David Iben put it well when he said, 'Volatility is not a risk we care about. What we care about is avoiding the permanent loss of capital.' So it might be obvious that you need to consider debt, when you think about how risky any given stock is, because too much debt can sink a company. We note that Everi Holdings Inc. (NYSE:EVRI) does have debt on its balance sheet. But the more important question is: how much risk is that debt creating?
When Is Debt A Problem?
Debt is a tool to help businesses grow, but if a business is incapable of paying off its lenders, then it exists at their mercy. Part and parcel of capitalism is the process of 'creative destruction' where failed businesses are mercilessly liquidated by their bankers. While that is not too common, we often do see indebted companies permanently diluting shareholders because lenders force them to raise capital at a distressed price. Of course, the upside of debt is that it often represents cheap capital, especially when it replaces dilution in a company with the ability to reinvest at high rates of return. When we think about a company's use of debt, we first look at cash and debt together.
How Much Debt Does Everi Holdings Carry?
You can click the graphic below for the historical numbers, but it shows that as of March 2021 Everi Holdings had US$1.13b of debt, an increase on US$1.04b, over one year. However, it also had US$340.1m in cash, and so its net debt is US$790.0m.
How Healthy Is Everi Holdings' Balance Sheet?
We can see from the most recent balance sheet that Everi Holdings had liabilities of US$356.6m falling due within a year, and liabilities of US$1.17b due beyond that. Offsetting these obligations, it had cash of US$340.1m as well as receivables valued at US$126.1m due within 12 months. So its liabilities total US$1.06b more than the combination of its cash and short-term receivables.
This deficit isn't so bad because Everi Holdings is worth US$1.87b, and thus could probably raise enough capital to shore up its balance sheet, if the need arose. However, it is still worthwhile taking a close look at its ability to pay off debt.
We measure a company's debt load relative to its earnings power by looking at its net debt divided by its earnings before interest, tax, depreciation, and amortization (EBITDA) and by calculating how easily its earnings before interest and tax (EBIT) cover its interest expense (interest cover). This way, we consider both the absolute quantum of the debt, as well as the interest rates paid on it.
While we wouldn't worry about Everi Holdings's net debt to EBITDA ratio of 4.5, we think its super-low interest cover of 0.41 times is a sign of high leverage. It seems that the business incurs large depreciation and amortisation charges, so maybe its debt load is heavier than it would first appear, since EBITDA is arguably a generous measure of earnings. So shareholders should probably be aware that interest expenses appear to have really impacted the business lately. Worse, Everi Holdings's EBIT was down 64% over the last year. If earnings continue to follow that trajectory, paying off that debt load will be harder than convincing us to run a marathon in the rain. The balance sheet is clearly the area to focus on when you are analysing debt. But it is future earnings, more than anything, that will determine Everi Holdings's ability to maintain a healthy balance sheet going forward. So if you're focused on the future you can check out this free report showing analyst profit forecasts.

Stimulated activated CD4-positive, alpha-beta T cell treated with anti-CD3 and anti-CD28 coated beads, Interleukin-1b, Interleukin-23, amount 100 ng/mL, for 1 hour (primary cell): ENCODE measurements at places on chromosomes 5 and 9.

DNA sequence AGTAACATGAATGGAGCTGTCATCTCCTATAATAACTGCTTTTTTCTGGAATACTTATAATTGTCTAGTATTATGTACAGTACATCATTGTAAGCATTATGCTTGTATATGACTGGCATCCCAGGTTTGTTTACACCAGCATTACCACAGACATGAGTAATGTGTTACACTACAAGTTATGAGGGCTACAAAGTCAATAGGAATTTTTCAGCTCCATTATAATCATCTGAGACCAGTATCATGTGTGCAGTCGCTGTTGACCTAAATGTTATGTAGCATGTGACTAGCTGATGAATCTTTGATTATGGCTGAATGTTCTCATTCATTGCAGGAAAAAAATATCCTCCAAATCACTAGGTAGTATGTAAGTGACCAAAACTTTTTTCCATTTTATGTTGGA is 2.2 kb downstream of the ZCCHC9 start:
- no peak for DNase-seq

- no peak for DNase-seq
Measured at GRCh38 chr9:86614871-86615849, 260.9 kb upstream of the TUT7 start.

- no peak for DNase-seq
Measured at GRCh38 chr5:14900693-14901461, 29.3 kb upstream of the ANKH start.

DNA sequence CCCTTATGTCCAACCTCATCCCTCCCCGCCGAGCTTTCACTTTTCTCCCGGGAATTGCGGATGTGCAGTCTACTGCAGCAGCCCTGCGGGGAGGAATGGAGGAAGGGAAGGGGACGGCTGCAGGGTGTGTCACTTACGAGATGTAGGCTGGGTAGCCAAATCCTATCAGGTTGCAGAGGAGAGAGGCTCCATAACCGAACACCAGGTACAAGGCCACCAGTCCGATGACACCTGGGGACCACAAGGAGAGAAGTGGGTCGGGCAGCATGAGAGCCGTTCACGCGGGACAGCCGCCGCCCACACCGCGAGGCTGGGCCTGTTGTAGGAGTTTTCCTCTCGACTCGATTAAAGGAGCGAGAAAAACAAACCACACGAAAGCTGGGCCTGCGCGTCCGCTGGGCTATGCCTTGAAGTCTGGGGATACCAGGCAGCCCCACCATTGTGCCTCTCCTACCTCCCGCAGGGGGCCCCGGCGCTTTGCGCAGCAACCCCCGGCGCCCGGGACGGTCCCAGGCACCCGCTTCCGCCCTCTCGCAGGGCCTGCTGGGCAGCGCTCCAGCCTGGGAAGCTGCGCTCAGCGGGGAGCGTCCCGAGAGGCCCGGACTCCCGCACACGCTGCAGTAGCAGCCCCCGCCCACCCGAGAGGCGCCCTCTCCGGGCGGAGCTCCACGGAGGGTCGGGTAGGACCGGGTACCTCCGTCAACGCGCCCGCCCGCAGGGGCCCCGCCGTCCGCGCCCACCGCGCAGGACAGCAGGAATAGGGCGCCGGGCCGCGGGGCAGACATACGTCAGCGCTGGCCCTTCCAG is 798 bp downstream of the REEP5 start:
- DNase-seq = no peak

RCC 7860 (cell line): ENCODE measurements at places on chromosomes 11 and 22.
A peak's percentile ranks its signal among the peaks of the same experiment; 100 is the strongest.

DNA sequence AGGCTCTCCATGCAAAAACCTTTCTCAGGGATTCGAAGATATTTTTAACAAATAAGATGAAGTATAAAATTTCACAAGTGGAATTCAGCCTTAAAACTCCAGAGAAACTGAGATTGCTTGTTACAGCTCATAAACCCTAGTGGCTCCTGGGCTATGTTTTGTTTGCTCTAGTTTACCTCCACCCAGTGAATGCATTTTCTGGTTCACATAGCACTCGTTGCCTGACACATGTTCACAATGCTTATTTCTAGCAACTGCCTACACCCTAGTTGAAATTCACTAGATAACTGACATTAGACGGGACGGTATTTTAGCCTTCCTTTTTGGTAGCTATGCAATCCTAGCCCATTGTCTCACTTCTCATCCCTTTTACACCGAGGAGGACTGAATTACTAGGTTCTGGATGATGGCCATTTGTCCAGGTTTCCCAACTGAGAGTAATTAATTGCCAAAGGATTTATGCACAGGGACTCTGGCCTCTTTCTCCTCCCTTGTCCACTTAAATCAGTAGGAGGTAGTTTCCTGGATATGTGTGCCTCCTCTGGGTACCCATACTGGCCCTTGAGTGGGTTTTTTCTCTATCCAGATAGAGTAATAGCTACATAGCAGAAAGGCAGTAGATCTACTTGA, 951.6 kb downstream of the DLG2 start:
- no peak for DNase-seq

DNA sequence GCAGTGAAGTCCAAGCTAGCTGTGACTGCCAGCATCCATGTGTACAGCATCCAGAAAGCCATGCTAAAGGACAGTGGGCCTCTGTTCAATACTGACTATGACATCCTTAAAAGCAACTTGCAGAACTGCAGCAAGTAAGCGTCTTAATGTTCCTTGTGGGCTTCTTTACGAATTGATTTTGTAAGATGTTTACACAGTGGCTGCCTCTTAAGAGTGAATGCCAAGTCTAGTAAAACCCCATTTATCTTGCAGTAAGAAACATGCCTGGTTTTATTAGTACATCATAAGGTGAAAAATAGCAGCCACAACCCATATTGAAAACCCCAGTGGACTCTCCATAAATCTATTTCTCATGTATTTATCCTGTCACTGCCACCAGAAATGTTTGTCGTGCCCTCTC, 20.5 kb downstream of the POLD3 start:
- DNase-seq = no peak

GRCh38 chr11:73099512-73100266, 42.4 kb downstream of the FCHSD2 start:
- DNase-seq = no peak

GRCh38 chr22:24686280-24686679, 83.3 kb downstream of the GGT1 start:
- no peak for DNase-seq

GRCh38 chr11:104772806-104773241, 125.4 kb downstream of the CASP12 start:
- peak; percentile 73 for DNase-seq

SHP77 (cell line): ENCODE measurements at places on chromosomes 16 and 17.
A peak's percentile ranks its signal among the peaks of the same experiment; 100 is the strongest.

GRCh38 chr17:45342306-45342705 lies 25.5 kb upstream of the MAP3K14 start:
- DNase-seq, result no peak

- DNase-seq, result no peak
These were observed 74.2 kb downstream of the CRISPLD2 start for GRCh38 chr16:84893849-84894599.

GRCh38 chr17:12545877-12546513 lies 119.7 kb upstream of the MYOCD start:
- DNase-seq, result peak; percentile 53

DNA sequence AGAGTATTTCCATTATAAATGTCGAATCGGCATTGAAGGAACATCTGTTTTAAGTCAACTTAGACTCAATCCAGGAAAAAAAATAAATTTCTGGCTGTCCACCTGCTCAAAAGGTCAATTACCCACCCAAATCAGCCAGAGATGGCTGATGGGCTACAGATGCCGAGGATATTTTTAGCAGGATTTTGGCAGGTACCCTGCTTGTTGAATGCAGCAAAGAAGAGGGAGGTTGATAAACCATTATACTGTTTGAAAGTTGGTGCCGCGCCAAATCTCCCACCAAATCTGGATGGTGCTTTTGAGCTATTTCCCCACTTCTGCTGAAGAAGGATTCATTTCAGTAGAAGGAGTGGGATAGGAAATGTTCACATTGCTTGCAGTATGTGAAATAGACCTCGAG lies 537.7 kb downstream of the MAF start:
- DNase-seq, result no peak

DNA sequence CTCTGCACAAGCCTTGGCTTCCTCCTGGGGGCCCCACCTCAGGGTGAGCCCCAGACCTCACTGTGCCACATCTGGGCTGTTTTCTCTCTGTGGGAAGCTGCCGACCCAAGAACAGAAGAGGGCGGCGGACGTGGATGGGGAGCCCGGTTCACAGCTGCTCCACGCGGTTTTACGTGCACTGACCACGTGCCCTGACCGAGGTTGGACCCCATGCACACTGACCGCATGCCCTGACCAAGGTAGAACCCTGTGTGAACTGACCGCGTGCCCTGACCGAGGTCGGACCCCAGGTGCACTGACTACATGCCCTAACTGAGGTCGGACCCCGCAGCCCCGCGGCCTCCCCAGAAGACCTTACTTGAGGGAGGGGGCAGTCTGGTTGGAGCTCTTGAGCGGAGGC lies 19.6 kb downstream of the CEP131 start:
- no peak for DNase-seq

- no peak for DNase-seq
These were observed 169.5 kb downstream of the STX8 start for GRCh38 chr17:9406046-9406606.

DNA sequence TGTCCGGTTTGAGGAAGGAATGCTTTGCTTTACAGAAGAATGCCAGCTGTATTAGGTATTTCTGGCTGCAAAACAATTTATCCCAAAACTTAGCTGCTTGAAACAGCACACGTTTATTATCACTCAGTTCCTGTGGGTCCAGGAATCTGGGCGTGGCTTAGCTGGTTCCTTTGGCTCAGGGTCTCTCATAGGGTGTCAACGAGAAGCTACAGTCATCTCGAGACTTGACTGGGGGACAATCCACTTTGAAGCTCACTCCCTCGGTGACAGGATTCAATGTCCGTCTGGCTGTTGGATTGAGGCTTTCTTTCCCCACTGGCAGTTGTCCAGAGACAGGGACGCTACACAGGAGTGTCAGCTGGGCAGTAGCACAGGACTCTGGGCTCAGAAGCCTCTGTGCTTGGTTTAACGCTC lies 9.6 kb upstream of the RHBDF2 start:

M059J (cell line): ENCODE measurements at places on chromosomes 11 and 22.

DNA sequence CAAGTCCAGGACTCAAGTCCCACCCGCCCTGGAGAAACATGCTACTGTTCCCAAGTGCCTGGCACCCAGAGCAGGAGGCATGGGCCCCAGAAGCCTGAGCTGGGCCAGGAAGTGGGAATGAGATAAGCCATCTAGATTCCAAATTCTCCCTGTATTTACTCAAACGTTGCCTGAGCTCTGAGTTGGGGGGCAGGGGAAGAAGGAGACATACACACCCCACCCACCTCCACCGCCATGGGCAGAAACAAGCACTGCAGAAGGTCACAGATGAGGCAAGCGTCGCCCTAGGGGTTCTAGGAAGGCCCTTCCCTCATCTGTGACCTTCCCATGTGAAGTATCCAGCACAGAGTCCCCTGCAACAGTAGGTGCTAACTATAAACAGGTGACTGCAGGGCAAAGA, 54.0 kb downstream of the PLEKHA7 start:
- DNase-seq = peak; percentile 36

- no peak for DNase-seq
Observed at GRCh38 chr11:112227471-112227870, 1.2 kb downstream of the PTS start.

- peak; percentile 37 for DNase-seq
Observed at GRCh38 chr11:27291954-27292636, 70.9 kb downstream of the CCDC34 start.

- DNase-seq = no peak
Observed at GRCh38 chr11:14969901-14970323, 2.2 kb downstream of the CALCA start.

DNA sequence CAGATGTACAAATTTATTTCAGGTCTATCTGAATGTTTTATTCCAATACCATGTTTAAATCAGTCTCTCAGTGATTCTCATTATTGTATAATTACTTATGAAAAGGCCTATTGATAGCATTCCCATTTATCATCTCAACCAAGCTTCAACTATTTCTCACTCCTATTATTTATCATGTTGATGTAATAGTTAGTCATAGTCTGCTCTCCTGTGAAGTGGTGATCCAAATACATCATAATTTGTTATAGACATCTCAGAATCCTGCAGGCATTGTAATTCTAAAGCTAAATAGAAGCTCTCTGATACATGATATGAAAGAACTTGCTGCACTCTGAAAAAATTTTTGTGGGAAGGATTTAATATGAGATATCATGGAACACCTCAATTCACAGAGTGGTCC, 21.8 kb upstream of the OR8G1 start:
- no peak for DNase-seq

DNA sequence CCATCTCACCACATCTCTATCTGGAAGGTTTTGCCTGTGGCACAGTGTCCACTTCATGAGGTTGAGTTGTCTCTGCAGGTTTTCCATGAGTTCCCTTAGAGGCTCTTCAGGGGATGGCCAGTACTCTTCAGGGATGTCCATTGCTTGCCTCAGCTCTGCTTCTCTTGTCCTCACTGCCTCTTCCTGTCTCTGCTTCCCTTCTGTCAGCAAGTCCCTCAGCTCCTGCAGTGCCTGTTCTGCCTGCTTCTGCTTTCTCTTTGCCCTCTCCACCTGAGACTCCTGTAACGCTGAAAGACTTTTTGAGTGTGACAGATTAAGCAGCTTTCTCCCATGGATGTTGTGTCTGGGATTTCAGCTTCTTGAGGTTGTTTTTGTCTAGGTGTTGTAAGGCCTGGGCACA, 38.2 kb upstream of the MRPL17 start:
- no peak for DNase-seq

Finally, while the tax-man may adore accounting profits, lenders only accept cold hard cash. So we always check how much of that EBIT is translated into free cash flow. Over the last three years, Everi Holdings recorded free cash flow worth a fulsome 84% of its EBIT, which is stronger than we'd usually expect. That puts it in a very strong position to pay down debt.
On the face of it, Everi Holdings's interest cover left us tentative about the stock, and its EBIT growth rate was no more enticing than the one empty restaurant on the busiest night of the year. But at least it's pretty decent at converting EBIT to free cash flow; that's encouraging. Looking at the balance sheet and taking into account all these factors, we do believe that debt is making Everi Holdings stock a bit risky. That's not necessarily a bad thing, but we'd generally feel more comfortable with less leverage. When analysing debt levels, the balance sheet is the obvious place to start. However, not all investment risk resides within the balance sheet - far from it. Case in point: We've spotted 2 warning signs for Everi Holdings you should be aware of.
When all is said and done, sometimes its easier to focus on companies that don't even need debt. Readers can access a list of growth stocks with zero net debt 100% free, right now.
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